The Gospel writer makes the point that Jesus had command of the situation. Just as He knew that his hour had come to depart out of this world, we now read that He knew that the Father had given all things into his hands and that He was going to return to His Father. Jesus was about to take a very low place, but He knew that He was going to return to the place of the highest honor in His Father’s presence.

... rose from supper. He laid aside his outer garments, and taking a towel, tied it around his waist.5

Jesus got up from the table and took off His outer garments. He was likely left wearing only a loincloth, as a slave would wear. He then took a towel and wrapped it around His waist. The Greek word translated as towel refers to a linen cloth or apron which servants would put on when doing their work. This is the end of the sentence which comprises three verses.

Then he poured water into a basin and began to wash the disciples’ feet and to wipe them with the towel that was wrapped around him.6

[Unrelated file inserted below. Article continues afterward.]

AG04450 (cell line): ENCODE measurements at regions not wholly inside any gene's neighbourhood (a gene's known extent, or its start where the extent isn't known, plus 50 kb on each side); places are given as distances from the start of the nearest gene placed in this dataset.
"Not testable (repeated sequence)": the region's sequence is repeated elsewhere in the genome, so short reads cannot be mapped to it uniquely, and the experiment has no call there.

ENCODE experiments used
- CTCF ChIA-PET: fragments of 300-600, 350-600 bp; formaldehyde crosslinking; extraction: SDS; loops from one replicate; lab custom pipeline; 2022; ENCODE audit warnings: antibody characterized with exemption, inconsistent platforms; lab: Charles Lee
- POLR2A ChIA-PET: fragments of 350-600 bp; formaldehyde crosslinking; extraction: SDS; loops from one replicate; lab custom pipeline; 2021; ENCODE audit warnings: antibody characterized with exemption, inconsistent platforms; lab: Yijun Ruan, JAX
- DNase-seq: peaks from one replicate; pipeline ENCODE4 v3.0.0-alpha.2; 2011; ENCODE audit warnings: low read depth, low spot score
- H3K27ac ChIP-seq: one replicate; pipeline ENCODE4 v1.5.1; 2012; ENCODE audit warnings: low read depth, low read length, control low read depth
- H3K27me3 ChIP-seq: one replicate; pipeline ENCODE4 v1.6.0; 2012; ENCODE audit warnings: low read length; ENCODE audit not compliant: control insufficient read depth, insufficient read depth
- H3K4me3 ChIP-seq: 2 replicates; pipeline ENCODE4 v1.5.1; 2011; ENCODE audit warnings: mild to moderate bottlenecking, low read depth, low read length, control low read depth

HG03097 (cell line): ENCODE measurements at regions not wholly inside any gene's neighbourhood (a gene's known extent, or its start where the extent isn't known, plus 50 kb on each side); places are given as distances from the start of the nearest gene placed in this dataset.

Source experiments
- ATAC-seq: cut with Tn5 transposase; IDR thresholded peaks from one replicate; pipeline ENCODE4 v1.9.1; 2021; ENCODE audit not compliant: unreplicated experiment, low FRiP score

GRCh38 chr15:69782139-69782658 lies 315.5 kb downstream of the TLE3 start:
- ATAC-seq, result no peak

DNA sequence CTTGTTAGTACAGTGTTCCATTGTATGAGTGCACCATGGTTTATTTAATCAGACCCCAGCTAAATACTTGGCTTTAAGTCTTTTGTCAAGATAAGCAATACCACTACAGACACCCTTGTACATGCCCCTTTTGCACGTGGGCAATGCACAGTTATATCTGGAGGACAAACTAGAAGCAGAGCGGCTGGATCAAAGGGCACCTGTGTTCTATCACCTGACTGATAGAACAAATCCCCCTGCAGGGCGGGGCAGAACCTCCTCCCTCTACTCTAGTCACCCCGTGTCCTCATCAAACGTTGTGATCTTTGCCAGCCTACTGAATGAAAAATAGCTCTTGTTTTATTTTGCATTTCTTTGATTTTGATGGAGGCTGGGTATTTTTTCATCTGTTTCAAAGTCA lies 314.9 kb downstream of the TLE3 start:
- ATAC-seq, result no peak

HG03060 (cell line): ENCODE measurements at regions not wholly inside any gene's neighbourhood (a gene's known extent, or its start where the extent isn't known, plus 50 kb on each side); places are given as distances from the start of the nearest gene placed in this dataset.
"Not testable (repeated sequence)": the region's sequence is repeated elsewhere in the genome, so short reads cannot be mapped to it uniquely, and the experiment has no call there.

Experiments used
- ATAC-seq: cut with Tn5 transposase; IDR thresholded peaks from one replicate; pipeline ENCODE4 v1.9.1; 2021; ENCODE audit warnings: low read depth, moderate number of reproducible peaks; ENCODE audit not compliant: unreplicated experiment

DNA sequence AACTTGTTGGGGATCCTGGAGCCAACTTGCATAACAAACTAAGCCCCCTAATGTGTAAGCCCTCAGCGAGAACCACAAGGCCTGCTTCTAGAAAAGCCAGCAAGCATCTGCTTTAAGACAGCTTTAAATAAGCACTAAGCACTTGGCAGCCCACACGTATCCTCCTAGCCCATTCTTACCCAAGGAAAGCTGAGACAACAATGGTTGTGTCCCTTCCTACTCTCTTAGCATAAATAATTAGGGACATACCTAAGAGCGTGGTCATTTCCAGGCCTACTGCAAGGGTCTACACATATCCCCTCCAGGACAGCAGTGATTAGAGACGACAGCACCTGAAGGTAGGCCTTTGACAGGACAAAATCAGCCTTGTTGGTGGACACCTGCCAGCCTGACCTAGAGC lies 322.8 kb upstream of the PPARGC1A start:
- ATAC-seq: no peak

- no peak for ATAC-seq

One author explains: Proper etiquette … taught that guests, begrimed from journeying through the dusty streets, should, on arrival, have their feet washed by a slave. This was a particularly humble task, included in a list of works which a Jewish slave should not be required to perform.7 Though it was a humble task, Jesus washed and dried His disciples’ feet.

He came to Simon Peter, who said to him, “Lord, do you wash my feet?”8 

It seems likely that the disciples had been silent while Jesus was washing their feet. It was only when He came to Peter that words were spoken. In a sense, Peter was speaking for all of the disciples, as he considered it inappropriate for the one whom he had earlier called the Holy One of God9 to wash his feet.

Jesus answered him, “What I am doing you do not understand now, but afterward you will understand.”10